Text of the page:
'Tired, burned out, frustrated': Omicron surge hits nursing homes as vaccine mandate looms

Coronavirus cases in nursing homes have spiked far above last winter’s surge as the highly contagious omicron variant poses a renewed threat to vulnerable older Americans.

Data from the Centers for Disease Control and Prevention show 41,511 COVID-19 cases among nursing home residents through the week ending Jan. 16, far above any week during last winter’s surge. Cases among nurses and other staffers doubled the previous peak in December 2020, straining already depleted staffing levels.

And while deaths in nursing homes remain far below the surges that killed tens of thousands of residents in the spring and winter of 2020 before the COVID-19 vaccines were widely distributed, the numbers have started to climb again. The 988 nursing home residents with COVID-19 who died the week of Jan. 16 were more than double the weekly toll from a month ago, even as they were six times lower than last winter's deadliest peak, one week before Christmas 2020.

The alarming rise in cases highlights the need for sustained vigilance to immunize and boost nursing home residents and staff, experts say. Yet nursing home officials fear strict enforcement of the Biden administration's vaccine mandate for health facilities could exacerbate staffing problems at homes in communities with low vaccination rates.

Edward Williams, 62, a resident at the Hebrew Home at Riverdale, N.Y., receives a COVID-19 booster shot.

Health care facilities have struggled to keep workers and replace those who’ve left because of burnout or to pursue new careers. 

The resignations have created a staffing gap at nursing homes. The nursing home industry has lost 230,000 workers since the start of the pandemic, according to an American Health Care Association and National Center for Assisted Living analysis of Bureau of Labor Statistics data.

“We’re definitely pro-vaccine,” said Mark Parkinson, president and CEO of AHCA and NCAL. In “some parts of the country that are so hesitant to the vaccine, we're worried about staffing problems.”

The agency that oversees Medicare said nursing homes in 25 states must be fully vaccinated or have a qualifying medical or religious exemption by Feb. 28. Nursing homes in two dozen other states that unsuccessfully fought the mandate in a Supreme Court case have until March 15 to immunize workers.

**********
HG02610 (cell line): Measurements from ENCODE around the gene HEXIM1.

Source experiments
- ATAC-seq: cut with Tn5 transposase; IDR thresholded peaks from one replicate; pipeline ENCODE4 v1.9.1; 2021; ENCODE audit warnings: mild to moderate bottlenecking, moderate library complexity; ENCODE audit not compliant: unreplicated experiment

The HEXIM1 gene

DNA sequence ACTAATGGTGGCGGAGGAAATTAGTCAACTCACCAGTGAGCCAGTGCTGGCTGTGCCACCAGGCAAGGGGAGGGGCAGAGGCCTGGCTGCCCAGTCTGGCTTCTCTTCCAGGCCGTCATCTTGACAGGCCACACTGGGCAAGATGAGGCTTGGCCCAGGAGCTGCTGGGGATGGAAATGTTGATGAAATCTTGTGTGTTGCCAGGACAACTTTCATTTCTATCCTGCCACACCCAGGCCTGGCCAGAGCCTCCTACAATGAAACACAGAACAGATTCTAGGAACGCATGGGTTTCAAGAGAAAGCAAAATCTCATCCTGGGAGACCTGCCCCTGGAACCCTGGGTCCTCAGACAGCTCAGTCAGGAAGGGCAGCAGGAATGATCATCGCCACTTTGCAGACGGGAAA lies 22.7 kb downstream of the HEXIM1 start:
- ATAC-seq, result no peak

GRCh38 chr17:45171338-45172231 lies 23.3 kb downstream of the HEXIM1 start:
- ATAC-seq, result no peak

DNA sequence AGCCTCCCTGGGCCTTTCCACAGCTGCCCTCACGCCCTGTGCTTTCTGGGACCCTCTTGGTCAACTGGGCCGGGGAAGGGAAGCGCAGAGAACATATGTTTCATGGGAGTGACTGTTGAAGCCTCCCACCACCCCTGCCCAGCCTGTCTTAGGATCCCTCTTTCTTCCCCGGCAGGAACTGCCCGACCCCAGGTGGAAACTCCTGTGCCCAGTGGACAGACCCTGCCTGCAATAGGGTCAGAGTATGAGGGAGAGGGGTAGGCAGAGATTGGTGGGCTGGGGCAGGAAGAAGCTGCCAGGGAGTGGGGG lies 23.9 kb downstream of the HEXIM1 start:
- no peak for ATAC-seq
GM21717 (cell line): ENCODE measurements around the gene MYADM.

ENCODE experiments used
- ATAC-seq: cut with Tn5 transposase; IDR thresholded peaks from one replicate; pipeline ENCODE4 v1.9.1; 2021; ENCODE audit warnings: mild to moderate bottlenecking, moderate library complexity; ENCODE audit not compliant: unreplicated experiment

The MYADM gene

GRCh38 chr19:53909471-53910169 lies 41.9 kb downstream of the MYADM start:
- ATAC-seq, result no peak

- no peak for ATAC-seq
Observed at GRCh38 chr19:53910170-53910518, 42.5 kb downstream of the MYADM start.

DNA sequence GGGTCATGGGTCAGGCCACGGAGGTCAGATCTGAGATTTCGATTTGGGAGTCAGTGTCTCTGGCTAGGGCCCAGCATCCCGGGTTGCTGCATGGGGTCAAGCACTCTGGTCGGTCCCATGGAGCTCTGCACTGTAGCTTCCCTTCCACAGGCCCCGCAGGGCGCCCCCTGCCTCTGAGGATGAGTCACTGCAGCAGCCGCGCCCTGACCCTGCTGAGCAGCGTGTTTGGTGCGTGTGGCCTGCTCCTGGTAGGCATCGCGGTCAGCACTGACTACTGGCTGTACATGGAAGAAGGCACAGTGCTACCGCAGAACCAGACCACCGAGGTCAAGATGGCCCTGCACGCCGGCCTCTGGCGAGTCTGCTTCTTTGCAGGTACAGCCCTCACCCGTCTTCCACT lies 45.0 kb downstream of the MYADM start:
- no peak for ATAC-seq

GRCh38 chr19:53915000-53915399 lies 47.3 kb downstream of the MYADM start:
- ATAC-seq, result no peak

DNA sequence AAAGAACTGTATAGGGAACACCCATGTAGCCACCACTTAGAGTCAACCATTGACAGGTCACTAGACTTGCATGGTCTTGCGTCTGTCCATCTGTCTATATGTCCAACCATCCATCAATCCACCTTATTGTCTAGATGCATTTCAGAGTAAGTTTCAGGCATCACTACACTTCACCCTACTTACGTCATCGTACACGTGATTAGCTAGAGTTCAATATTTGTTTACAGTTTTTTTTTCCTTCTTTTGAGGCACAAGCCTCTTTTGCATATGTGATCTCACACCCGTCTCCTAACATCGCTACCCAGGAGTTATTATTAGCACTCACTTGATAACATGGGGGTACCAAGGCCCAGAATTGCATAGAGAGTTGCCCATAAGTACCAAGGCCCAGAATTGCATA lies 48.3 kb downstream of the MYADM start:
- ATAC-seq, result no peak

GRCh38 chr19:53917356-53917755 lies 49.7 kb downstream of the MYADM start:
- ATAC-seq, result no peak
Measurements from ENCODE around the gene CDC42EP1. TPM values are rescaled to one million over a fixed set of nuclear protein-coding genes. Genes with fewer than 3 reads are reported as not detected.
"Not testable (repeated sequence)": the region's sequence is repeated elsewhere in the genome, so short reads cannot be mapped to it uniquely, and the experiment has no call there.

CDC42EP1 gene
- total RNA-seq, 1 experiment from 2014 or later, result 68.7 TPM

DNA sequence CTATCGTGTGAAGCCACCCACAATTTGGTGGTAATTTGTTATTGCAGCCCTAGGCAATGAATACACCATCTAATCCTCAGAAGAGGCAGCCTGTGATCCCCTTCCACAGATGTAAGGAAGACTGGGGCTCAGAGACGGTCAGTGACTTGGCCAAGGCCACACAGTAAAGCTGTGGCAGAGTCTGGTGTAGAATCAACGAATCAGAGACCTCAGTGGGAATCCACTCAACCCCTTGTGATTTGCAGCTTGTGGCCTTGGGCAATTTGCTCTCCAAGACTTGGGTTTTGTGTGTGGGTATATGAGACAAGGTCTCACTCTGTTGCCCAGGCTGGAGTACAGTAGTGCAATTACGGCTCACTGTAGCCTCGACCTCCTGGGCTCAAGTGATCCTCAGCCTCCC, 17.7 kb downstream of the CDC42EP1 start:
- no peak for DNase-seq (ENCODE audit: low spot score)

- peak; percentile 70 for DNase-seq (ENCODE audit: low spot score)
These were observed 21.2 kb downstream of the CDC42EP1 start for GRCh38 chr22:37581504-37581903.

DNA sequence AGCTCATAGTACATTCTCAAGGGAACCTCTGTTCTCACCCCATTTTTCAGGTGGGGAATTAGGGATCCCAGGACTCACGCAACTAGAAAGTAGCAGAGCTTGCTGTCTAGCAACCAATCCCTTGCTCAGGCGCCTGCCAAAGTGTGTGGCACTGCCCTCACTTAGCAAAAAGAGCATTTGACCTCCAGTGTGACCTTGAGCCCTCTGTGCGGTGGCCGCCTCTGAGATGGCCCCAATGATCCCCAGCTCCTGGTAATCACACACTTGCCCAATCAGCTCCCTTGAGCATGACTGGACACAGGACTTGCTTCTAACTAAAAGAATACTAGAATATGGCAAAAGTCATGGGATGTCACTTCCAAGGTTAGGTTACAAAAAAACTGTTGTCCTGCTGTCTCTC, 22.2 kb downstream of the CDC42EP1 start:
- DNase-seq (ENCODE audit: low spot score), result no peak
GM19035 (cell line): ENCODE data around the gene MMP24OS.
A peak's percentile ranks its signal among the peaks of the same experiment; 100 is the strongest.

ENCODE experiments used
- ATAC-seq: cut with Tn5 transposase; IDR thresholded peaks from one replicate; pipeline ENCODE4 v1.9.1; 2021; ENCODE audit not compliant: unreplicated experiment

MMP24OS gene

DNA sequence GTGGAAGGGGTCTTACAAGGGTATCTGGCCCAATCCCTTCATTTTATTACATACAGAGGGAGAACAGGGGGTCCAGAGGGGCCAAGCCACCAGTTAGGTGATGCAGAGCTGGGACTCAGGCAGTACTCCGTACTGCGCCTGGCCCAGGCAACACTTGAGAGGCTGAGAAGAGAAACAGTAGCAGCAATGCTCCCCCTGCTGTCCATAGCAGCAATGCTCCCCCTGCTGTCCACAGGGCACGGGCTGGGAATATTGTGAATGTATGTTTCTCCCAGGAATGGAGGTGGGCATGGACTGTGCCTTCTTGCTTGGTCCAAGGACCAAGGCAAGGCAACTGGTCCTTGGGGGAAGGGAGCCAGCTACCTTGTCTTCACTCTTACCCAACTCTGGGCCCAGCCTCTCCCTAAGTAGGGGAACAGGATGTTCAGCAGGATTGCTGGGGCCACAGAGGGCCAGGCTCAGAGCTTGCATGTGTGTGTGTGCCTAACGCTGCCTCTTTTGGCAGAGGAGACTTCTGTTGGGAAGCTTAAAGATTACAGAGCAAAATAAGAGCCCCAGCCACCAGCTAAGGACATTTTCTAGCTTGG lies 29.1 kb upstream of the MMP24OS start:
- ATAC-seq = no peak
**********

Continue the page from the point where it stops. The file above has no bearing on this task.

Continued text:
For homes that don't comply, state inspectors who conduct surveys could assess penalties such as requiring a plan of correction, civil fines or denying Medicare or Medicaid payments. 

'A tough, tough situation'

Like the nation overall, efforts to vaccinate nursing home residents and staff have yielded mixed results. About 87% of nursing home residents are vaccinated, and 81% of home employees are vaccinated, according to the Centers for Medicare and Medicaid Services. Booster rates are lower.

More:'The public has not listened': Nursing home cases surge to all-time high as COVID-19 sweeps US

While breakthrough infections among the vaccinated are common with omicron, the vaccine protects people from severe illness, hospitalization and death. That’s why the surge has been less deadly than earlier surges that swept from room to room and bed to bed, sickening vulnerable nursing home residents, said Dr. David Nace, a University of Pittsburgh professor of medicine and nursing home expert. 

"There are clearly more cases (now), there are more outbreaks," said Nace. "Our data very clearly shows us that even with all these cases and everything going up, the vaccines are working because people are doing much better when vaccinated."

In states with higher rates of unvaccinated workers, nursing home operators are working frantically to close the immunization gap before the mandate for nursing homes and other health facilities that serve Medicare and Medicaid patients takes effect. The U.S. Supreme Court rejected the Biden administration’s vaccine requirement for private employers, but the high court upheld the mandate for millions of health care workers.

Jill Herron is the administrator for the 99-bed Welcome Nursing Home in Oberlin, Ohio, an independent facility started by her grandparents decades ago.